Few CIOs could have predicted a crisis like the Covid-19 pandemic, yet they are playing a central role in navigating the global disruption that has followed, working closely with CEOs and boards to help right-size their organisations and set them up for future success. Even organisations that haven’t experienced market disruption had to scramble to accommodate remote work and adjust business models. During any period of economic uncertainty and global disruption, organisations will likely be operating in one or more of three modes: survive, stabilise or thrive.
In survive mode, an organisation is focused on putting out fires to protect the business and preserve cash. CIOs will need to take drastic measures to slash costs across the board to stay alive. Stabilise mode is where an organisation focuses on optimising core systems and applications and restarts derailed plans. In this mode, the CIO is shifting from crisis response to optimising the must-haves (remote communication, security), and deprioritising the nice-to-haves (transformation, modernisation). Thrive mode is where a company is focused on accelerating growth.
Along the continuum, an organisation may move between stages or could be in multiple stages at the same time. The key is knowing where the organisation is now and preparing for what’s next. Today, most organisations spend an average of 90 per cent of their IT budget on ongoing maintenance and operations costs. Ideally, the IT budget allocation goal should be to invest 60 per cent in operations and 40 per cent in innovation. To achieve this rebalancing, IT leaders need to free up people, time and funds to embark on a business-driven roadmap based on business priorities that support the CEO’s goals and vision for the organisation.
The power of prioritisation
With proper prioritisation, the CIO has the power to shift the budget equation and steer their organisation into a thriving future. However, reacting without evaluating the entire picture could leave the organisation bleeding cash.
The CIO should be asking the tough questions – both of their team and of executives – to be able to come back to their CEO and the board with a proactive plan of attack. These questions provide a guide for prioritisation decisions:
- What will be the organisational impact of this initiative?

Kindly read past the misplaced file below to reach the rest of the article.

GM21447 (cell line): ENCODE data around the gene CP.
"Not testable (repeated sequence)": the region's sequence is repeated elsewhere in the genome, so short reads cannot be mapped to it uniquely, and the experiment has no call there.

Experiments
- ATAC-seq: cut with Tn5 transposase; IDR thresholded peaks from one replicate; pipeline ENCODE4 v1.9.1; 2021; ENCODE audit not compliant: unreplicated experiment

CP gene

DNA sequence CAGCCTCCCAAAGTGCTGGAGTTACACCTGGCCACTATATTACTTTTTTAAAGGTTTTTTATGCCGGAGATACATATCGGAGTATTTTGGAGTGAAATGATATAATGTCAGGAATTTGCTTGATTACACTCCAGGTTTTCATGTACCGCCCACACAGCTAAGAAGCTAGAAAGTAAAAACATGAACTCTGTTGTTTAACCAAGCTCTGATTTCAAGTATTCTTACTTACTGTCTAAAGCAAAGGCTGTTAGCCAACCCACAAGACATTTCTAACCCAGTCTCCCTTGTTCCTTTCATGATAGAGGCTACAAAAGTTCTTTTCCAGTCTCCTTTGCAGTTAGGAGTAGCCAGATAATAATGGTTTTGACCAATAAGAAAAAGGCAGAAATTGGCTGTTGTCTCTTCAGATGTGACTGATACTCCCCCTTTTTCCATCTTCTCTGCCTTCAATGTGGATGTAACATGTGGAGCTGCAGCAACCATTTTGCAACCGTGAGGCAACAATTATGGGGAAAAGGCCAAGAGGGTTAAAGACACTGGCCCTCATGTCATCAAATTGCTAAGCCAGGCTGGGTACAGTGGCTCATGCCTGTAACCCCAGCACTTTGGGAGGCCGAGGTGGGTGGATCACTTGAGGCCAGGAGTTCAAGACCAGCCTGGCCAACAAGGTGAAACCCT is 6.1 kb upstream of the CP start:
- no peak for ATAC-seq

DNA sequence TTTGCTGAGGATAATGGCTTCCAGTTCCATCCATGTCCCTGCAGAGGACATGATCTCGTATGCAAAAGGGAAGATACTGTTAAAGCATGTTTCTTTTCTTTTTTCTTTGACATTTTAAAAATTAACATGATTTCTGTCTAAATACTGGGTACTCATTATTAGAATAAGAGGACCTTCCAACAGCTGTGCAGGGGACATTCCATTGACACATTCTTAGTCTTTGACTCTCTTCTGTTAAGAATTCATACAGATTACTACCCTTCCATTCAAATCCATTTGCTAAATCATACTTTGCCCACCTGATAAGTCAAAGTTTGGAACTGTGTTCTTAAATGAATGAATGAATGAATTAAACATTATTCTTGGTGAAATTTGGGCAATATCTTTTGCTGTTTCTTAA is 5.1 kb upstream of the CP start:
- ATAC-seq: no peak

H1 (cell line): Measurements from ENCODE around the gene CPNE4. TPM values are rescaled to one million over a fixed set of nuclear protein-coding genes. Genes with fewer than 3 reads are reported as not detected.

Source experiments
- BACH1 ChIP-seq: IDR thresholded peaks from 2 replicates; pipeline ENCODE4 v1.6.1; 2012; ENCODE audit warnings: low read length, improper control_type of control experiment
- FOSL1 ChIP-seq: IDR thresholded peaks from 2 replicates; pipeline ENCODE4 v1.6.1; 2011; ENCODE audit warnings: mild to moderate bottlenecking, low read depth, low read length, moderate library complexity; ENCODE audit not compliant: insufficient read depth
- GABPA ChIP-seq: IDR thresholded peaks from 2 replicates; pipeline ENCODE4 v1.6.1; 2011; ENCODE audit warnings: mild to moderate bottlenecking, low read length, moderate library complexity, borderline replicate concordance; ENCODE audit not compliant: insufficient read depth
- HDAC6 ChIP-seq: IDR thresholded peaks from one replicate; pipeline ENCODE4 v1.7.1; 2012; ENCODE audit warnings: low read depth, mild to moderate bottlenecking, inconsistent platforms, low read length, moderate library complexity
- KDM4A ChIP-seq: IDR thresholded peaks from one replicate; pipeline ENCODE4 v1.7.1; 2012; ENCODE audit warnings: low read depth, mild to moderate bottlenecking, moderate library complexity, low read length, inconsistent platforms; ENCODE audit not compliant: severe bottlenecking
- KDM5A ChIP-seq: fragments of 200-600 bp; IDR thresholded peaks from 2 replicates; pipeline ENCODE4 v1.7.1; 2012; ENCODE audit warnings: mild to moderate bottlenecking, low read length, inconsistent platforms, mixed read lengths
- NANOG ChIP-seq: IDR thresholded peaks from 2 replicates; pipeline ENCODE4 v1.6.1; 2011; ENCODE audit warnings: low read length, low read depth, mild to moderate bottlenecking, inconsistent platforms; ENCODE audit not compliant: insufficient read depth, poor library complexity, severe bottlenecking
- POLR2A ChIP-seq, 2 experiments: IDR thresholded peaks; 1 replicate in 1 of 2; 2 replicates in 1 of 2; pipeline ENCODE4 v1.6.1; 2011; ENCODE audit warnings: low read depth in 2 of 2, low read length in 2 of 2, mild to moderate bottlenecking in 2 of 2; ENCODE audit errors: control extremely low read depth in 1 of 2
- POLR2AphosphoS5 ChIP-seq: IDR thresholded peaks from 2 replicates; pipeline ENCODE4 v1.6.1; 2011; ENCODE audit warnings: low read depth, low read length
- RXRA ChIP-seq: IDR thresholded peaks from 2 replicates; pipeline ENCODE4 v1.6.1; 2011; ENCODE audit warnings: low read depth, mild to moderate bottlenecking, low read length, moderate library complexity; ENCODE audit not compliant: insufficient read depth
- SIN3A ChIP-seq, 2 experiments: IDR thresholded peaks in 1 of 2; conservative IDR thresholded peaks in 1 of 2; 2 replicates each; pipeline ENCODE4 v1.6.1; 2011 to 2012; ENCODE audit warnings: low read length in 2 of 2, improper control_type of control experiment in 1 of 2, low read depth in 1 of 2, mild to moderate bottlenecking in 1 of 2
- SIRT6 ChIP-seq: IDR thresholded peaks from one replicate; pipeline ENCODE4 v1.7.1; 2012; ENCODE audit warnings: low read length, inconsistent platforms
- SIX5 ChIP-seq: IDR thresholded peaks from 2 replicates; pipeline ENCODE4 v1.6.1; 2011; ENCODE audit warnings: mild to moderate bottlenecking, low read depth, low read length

- Does this initiative drive competitive advantage and/or business growth?
- Are there more important initiatives to tackle right now to help us right-size?
- Can this initiative be deferred?
- Are there alternative strategies to eliminate the need for this initiative?
As the CIO evaluates IT initiatives, they need to be ruthless. If it doesn’t increase revenue, decrease costs or gain market share, they should not waste resources on it.
Prioritisation framework for the business-driven roadmap
Digital dominance is poised to separate the winners from the losers in the new normal. However, today’s CIOs struggle to find ways to fund both operations and growth. It’s more important than ever that CIOs bring their prioritisation superpowers to the table to gain alignment with their CEO.
Using this framework, CIOs can optimise IT investments and shift more budget towards following a prioritised business-driven roadmap. This approach can help CIOs narrow their strategic focus and fund what’s important.
- Reduce software support and operating costs
Use third-party support and AMS providers to reduce support costs. Avoid or delay expensive, low-value application upgrades. By replacing overpriced vendor support, organisations can dramatically cut costs and reallocate funds to strategic initiatives.
- Improve application management outcomes
Take a unified approach to application management and support, consolidating providers and reducing complexity. With a single-provider source, CIOs can reduce operational disruptions, finger pointing and support gaps between vendors.
- Leverage public cloud
CIOs generally shouldn’t be in the data centre business. Instead of managing infrastructure, vendor-agnostic public cloud providers such as AWS, Azure or GCP allow CIOs to focus resources on business value, not operations. Employing a pure public cloud or hybrid model can help CIOs achieve strategic flexibility, avoid vendor lock-in and take control of their IT roadmap based on the business objectives of the organisation.
- Manage public cloud usage
Once the infrastructure is on the cloud, don’t treat it like it’s just another data centre. Concentrate on continually improving performance, scalability and security using cloud-native tools to drive down spend and extend functionality.
- Optimise software licences
Review software licences for underutilisation and compliance to improve ROI and reduce risk. By avoiding potential compliance issues and optimising licence positions, CIOs can get more value out of vendor agreements, be better prepared for audits and help avoid hefty penalties.
As the current crisis lingers, knowing where the budget priorities lie, and keeping in lockstep with the CEO and other key stakeholders, will be essential to staying afloat. Employing these strategies now will help the CIO proactively manage volatile conditions and emerge stronger on the other side of turbulent times.
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